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Mechanism of the Cycloaddition of Bicyclo[2.1.0]pent-2-ene a Non-concerted Homo-Diels-Alder Reaction

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Mechanism of the Cycloaddition of
Bicyclo(2.1.0lpent-2-ene: a Non-concerted
Homo-Diels-Alder Reaction **
By Frank-Gerrit Kliirner * and Manfred Naumann
Dedicated to Professor Wolfgang R. Roth
on the occasion of his 60th birthday
Roth and Martin
have interpreted the endo-stereospecific course of the [,2 + r2]-cycloaddition of 4-phenyl-4H1,2,4-triazole-3,5-dione
9 a to the bicyclo[2.1.O]pentane derivative 1as characteristic of a two-step process. As first step,
the authors postulate, in line with MO considerations,['] an
electronically favored backside attack of 9 a at the strained,
central cyclopropane bond of 1 with formation of the reactive diradical intermediate 2, which then closes in the second
step to give the stable cycloadduct 3. An analogous endostereospecificity is also observed in the addition of olefins
such as maleic anhydride, fumaronitrile and maleonitrile to
of 9 a to tricycl0[]heptaneJ4] and of 9 b to bicyclo[l .I .O]b~tane.[~1
In contrast, exostereospecificity is observed in the case of the homo-DielsAlder reaction of tetracyanoethylene 10, N-phenylmaleimide
or fumaronitrile with the 6-methylhomofurans 4a, b,'61 in
which a concerted [(,2, + n2s)+ n2,]-cycloaddition could be
involved due to the stereospecific cis-addition of the dienophiles (fumaro- and maleonitrile). Bicyclo[2.1 .O]pent-2-ene6
reacts with 10 predominantly in the sense of a homo-DielsAlder reaction to give an adduct of type 7l7] and with 9a, b
in the sense of a [,2 + x2]-cycloaddition to give adducts of
type 8.Ls1We report here on the surprising stereochemical
We have solved the problem of which side the dienophile
attacks the bicyclo[2.1 .O]pentenesystem by using the known
bicyclopentene esters 6a, bCg1
as model compounds. The separated diasteromers 6 a and 6 b each react quantitatively and
stereospecifically with 10, even at 3 "C (overnight in toluene),
to give the formal homo-Diels-Alder adducts 7 a and 7 b
respectively. The structure and the stereochemical arrangement of the substituents on C-4 in the diastereomers 7a. b
could be determined 'H-NMR spectroscopically. With the
the hydrogen atom 5-H cis to the
methyl group on C-4 of 7 b absorbs at higher field (6 = 3.82)
than the corresponding trans hydrogen atom 5-H of 7 a
(6 = 4.30), in agreement with the hydrogen atoms 1,4-H, cis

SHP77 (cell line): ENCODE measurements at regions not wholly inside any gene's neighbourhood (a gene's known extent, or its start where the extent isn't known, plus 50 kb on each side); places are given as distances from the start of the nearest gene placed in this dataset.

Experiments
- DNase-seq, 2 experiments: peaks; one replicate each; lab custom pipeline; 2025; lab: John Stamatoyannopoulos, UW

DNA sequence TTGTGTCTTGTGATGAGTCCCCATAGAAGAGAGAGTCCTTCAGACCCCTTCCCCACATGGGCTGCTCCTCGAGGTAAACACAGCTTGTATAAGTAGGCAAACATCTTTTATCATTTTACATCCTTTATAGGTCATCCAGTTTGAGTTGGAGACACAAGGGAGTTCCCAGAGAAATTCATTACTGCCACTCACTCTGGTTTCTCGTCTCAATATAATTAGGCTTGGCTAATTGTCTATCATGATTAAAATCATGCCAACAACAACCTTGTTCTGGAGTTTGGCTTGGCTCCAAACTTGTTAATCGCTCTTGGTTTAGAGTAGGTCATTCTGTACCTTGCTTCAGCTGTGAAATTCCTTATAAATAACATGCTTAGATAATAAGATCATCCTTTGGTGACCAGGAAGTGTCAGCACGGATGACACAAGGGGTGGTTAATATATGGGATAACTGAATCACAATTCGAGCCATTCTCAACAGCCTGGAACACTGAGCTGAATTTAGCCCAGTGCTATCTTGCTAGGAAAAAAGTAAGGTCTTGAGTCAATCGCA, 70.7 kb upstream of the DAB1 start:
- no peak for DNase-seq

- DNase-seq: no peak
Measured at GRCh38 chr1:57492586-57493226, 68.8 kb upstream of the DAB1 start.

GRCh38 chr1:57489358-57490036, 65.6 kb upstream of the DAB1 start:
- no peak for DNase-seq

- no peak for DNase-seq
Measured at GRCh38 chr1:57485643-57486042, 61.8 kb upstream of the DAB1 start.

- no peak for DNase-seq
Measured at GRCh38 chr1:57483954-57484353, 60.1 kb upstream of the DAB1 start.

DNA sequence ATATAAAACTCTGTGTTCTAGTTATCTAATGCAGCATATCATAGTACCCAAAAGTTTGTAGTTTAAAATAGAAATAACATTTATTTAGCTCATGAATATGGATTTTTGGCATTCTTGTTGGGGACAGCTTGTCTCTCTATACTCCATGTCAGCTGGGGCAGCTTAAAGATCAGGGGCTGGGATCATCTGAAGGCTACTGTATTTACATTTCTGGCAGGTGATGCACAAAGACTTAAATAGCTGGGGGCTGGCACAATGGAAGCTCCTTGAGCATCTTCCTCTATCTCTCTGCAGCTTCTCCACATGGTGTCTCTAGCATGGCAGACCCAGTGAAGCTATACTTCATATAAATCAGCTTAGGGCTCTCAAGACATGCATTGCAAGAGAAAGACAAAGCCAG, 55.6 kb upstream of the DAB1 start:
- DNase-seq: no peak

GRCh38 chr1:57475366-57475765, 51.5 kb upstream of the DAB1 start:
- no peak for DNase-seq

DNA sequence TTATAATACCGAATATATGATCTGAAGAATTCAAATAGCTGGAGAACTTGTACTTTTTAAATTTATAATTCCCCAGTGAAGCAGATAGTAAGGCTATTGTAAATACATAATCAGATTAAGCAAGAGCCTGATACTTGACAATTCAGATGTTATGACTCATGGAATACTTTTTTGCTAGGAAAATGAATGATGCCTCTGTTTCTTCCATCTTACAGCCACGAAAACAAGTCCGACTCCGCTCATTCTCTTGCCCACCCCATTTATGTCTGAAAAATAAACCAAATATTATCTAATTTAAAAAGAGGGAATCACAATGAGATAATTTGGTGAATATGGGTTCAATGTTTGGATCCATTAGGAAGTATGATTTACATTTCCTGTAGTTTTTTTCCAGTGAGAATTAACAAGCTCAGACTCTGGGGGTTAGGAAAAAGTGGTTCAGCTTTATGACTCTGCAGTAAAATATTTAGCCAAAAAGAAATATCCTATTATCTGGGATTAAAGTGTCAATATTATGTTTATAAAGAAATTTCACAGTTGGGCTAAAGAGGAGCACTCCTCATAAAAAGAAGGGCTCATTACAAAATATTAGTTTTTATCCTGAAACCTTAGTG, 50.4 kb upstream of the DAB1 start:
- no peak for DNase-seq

and trans to the methyl group on C-5 of 6 b (6 = 2.03) and 6 a
(6 = 2.38).['] This assignment can be checked independently
by means of NOE 'H-NMR difference spectra. Upon irradiation of the resonance frequency of the 4-methyl signal, the
increase in intensity of the signal of 5-H (relative to 3-H) in
the spectrum of 7 b brought about by the nuclear Overhauser
effect is, as a result of the smaller steric {CH,..-H}distance
(2.90 A), about double that of the corresponding signal in
the spectrum of 7a, in which 5-H and the 4-CH3 grou are
trans to each other, and their steric separation is 3.84 .I' 'I
lla, b
7a. b
a . X = C H , , Y=CO,CH,; b. X=CO,CH,. Y = C H ,
+x=x *
9a: R = C6HS
4a,5a R'=CH,, Rz=H;4b,5b- R'=H,RZ=CH,
course of the bicyclo[2.1.O]pentene cycloaddition, which
shows that the homo-Diels-Alder reaction also takes place in
two steps in this case.
[*] Prof. Dr F.-G. Kllmer. Dip].-Chem. M. Naumann
Fakultit fur Chemie der Universitdt
Postfach 102 148. D-4630 Bochum 1 (FRG)
This work was supported by the Deutsche Forschungsgemeinschaft and
the Fonds der Chemischen Industrie.
Ciwm. In[. Ed. EngI. 29 (1990) No. 9
The cycloaddition of 10 to the bicyclo[2.1.O]pentenes 6a,
b proceeds stereospecifically endo with respect to the cyclopropane ring. Thus, the stereochemical course of this reaction is exactly the opposite to that of the homo-Diels-Alder
reaction of the homofurans 4a, b and consistent with that of
the [,2 + z2]-cycloaddition of the bicyclo[2.1 .O]pentane system (e.g. I). It may be assumed therefore that the formal
homo-Diels-Alder reaction of the bicyclo[2.1.O]pentene proceeds, just like the cycloaddition of the bicyclo[2.1.O]pentane, in two steps via a diradical intermediate 11a, b.['']
To check this assumption we have investigated the stereochemical course of the reaction with respect to the olefinic
components using the dicyanofumaric and maleic acid esters
12a, c [ ' ~ as
] model compounds. Reaction of a 93:7 mixture
of bicyclopentene 6 and 1,3-cyclopentadiene with 12a (3 h,
O T , THF) led to the formation of three products in the
'H-NMR spectroscopically determined ratio of 5 5 : 30: 15.
The by-product formed in 15 YOyield is identical with the
Diels-Alder adduct 14a of 1,3-cyclopentadiene and 12a. The
two main products, of which the isomer formed in 55 % yield
could be enriched by fractional crystallization to 80 %,
could, according to a comparison of their spectral data["]
with those of the tetracyanoethylene adduct 7,17]be the bicyclo[3.2.0]heptene derivatives 13a, b. An unequivocal stereochemical assignment of the substituents on C-6 and C-7 is
not possible here. The reaction of6(purity > 99%) with 12c
leads at 0°C (48% conversion of 12c after 15 min) to a
mixture of seven products in the ratio 31:22:19:11:10:5:3.
Of the three main products, two, which are formed in 31 and
1 9 % yield, are identical with 13a and 13b, the products of
the reaction of 6 with 12a. The spectral data of three byproducts (formed in 5, 10 and 3 % yield) are identical with
those of 14a, c and d, the Diels-Alder adducts of 1,3-cy-
VCH Vrrlu~.~gesellsrhafr
mhH. 0-6940 Wrinheim,I990
S 3.50+.25/0
clopentadiene and 12a and 12c re~pectively."~~
We assign to
the remaining products (22 and 11 %) the structures of the
still missing cis-diastereomers 13c, d. No significant cis-trans
isomerization 12c -+ 12a ( < S o / , ) takes place under the
reaction conditions." It is demonstrated therefore, that
the cycloaddition of bicyclo[2.1 .O]pentene 6 proceeds nonstereospecifically, as expected in the case of a two-step process.
b: R1=R4=C0,CH,, R Z = R 3 = C N ;
a: R ~ = R ' + = C NRZ=R3=C0,CH,;
c: R' = R3 =CO,CH,, R2 = R4 =CN; d: R1= R3 = CN, R2 =R4 =C02 C H 3
Finally, there remains the question of which factors are
responsible for the different course of the homo-Diels-Alder
reaction of homofuran 4 and bicyclopentene 6 . The two systems have very different strain energies. In the homofuran 4,